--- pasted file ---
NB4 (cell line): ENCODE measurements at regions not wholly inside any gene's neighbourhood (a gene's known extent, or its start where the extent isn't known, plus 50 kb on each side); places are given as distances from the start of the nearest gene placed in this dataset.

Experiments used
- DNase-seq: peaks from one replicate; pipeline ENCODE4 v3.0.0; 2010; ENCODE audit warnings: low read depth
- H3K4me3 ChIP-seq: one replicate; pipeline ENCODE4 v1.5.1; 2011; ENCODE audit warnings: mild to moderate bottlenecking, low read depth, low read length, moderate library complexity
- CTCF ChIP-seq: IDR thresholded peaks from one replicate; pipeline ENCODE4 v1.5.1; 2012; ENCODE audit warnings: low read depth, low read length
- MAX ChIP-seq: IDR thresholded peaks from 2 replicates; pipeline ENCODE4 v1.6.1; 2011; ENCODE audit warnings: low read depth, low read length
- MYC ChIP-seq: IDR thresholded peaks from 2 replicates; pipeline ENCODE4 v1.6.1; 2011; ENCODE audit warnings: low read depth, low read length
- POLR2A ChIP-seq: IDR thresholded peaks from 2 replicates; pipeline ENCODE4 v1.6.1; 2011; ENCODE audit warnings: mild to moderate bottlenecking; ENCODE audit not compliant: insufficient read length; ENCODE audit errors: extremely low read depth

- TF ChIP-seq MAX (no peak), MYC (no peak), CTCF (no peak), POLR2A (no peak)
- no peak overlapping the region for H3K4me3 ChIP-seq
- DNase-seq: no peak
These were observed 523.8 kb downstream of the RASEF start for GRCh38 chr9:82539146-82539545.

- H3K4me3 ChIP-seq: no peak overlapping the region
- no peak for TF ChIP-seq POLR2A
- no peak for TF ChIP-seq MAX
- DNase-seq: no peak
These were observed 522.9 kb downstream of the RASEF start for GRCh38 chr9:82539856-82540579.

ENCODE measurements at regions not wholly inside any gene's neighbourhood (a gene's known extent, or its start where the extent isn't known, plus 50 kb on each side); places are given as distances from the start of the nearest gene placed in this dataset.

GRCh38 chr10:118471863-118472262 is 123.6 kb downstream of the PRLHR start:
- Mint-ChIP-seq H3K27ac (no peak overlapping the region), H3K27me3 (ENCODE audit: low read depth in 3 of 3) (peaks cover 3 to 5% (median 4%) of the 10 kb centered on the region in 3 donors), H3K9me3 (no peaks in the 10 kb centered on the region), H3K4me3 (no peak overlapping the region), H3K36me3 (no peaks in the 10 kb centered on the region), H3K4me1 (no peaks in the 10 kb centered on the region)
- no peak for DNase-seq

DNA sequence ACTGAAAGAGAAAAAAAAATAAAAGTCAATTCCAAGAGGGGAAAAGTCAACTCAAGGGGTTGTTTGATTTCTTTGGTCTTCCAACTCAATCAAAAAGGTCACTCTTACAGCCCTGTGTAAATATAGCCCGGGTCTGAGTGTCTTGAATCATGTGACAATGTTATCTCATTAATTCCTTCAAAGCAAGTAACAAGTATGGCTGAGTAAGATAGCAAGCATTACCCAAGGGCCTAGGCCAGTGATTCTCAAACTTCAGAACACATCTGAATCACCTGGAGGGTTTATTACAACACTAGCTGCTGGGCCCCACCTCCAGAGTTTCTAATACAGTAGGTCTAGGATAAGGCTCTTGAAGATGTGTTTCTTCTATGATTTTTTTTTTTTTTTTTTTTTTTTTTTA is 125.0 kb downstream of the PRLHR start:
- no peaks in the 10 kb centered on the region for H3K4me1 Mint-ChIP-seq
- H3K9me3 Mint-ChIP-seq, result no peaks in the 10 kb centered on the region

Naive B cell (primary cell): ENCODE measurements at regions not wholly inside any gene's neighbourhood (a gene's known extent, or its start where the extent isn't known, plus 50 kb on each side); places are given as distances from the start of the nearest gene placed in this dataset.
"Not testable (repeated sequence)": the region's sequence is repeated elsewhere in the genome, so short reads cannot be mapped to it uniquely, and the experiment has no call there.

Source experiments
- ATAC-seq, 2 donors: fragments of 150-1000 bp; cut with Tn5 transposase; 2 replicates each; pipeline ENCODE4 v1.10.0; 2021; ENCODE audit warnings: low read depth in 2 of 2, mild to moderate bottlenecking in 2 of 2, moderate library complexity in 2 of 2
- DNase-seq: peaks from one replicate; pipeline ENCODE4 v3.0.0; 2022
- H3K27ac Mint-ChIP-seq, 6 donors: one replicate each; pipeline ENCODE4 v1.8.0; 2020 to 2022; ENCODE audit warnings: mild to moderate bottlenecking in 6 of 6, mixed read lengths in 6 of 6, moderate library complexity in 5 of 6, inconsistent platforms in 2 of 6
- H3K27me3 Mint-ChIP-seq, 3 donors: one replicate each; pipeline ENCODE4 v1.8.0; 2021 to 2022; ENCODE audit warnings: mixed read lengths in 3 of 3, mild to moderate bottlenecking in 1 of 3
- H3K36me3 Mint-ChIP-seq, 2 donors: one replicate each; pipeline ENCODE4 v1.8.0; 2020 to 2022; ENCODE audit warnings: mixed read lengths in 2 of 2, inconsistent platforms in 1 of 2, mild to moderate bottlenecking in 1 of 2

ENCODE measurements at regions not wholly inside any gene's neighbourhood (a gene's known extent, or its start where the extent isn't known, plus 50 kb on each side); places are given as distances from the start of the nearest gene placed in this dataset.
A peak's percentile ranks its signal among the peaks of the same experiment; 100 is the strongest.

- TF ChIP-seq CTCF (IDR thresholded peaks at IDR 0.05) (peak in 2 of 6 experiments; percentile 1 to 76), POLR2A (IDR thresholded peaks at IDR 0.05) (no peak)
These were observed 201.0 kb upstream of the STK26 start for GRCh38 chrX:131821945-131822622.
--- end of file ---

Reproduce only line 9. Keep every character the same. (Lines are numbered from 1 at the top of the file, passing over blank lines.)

- TF ChIP-seq MAX (no peak), MYC (no peak), CTCF (no peak), POLR2A (no peak)